After Kennedy, it was the candidate with the most celebrity appeal who often triumphed in the presidential sweepstakes.

A master of the media

Kennedy also forged a new path with his skillful utilization of media technology. With his movie-star good looks, understated wit and graceful demeanor, he was a perfect fit for the new medium of television.

He was applauded for his televised speeches at the 1956 Democratic convention, and he later prevailed in the famous television debates of the 1960 presidential election. His televised presidential press conferences became media works of art as he deftly answered complex questions, handled reporters with aplomb and laced his responses with wit, quoting literary figures like the Frenchwoman Madame de Staël.

Two decades later, Reagan proved equally adept with television, using his acting skills to convey an earnest patriotism, while the lip-biting Clinton projected the natural empathy and communication skills of a born politician. Obama’s eloquence before the cameras became legendary, while he also became an early adopter of social media to reach and organize his followers.

Trump, of course, emerged from a background in reality television and adroitly employed Twitter to circumvent a hostile media establishment, generate attention and reach his followers.

The vigorous male

Finally, JFK reshaped public leadership by exuding a powerful, masculine ideal. As I explore in my book, “JFK and the Masculine Mystique: Sex and Power on the New Frontier,” he emerged in a postwar era colored by mounting concern over the degeneration of the American male. Some blamed the shifting labor market for turning men from independent, manual laborers into corpulent, desk-bound drones within sprawling bureaucracies. Others pointed to suburban abundance for transforming men into diaper-changing denizens of the easy chair and backyard barbecue. And many thought that the advancement of women in the workplace would emasculate their male coworkers.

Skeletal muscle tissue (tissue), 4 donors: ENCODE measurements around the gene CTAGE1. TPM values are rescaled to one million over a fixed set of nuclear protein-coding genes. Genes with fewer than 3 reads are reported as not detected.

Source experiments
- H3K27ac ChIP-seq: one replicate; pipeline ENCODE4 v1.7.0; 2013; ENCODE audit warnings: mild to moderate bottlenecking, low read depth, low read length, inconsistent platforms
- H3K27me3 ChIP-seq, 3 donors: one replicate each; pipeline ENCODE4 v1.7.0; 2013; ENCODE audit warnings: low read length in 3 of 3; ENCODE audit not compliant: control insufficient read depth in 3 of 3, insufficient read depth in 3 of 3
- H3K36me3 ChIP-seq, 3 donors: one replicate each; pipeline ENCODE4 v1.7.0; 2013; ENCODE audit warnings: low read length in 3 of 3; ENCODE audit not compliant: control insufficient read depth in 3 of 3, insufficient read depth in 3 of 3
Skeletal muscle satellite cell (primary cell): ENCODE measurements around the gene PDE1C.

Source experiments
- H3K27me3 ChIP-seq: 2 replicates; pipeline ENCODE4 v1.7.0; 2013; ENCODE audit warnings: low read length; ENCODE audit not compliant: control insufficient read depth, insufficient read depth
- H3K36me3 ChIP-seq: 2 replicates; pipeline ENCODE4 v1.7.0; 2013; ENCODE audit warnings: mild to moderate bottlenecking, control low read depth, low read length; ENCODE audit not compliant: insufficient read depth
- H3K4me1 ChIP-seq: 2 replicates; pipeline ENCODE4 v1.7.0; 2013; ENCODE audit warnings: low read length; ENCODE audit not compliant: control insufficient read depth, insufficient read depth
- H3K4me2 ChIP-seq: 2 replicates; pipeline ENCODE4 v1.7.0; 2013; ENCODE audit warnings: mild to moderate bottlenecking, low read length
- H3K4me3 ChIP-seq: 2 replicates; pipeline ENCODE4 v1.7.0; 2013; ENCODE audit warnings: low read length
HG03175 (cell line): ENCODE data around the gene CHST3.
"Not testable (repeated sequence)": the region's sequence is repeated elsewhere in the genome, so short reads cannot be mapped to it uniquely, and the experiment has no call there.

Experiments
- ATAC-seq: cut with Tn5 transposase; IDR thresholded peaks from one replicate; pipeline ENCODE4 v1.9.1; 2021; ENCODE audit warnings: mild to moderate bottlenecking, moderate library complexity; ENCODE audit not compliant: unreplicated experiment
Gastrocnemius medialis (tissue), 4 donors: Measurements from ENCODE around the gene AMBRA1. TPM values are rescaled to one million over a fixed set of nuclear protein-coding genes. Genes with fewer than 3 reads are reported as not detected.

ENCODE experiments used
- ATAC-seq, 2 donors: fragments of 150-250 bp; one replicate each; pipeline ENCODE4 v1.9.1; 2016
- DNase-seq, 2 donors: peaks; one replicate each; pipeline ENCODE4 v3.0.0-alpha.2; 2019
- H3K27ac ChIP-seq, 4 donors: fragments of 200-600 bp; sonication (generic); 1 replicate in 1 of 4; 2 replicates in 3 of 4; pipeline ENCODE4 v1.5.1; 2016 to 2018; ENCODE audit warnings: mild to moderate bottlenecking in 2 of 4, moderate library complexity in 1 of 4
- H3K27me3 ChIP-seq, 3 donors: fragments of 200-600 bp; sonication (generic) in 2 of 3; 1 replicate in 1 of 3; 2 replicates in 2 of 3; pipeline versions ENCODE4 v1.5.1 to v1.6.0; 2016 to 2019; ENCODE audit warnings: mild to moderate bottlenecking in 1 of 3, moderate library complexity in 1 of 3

John F. Kennedy smokes a cigar and reads The New York Times on his boat off the coast of Hyannisport.
U.S. National Archives and Records Administration

Enter Jack Kennedy, who promised a bracing revival of American manhood as youthful and vigorous, cool and sophisticated.

In his famous “New Frontier” speech, he announced that “young men are coming to power – men who are not bound by the traditions of the past – young men who can cast off the old slogans and delusions and suspicions.”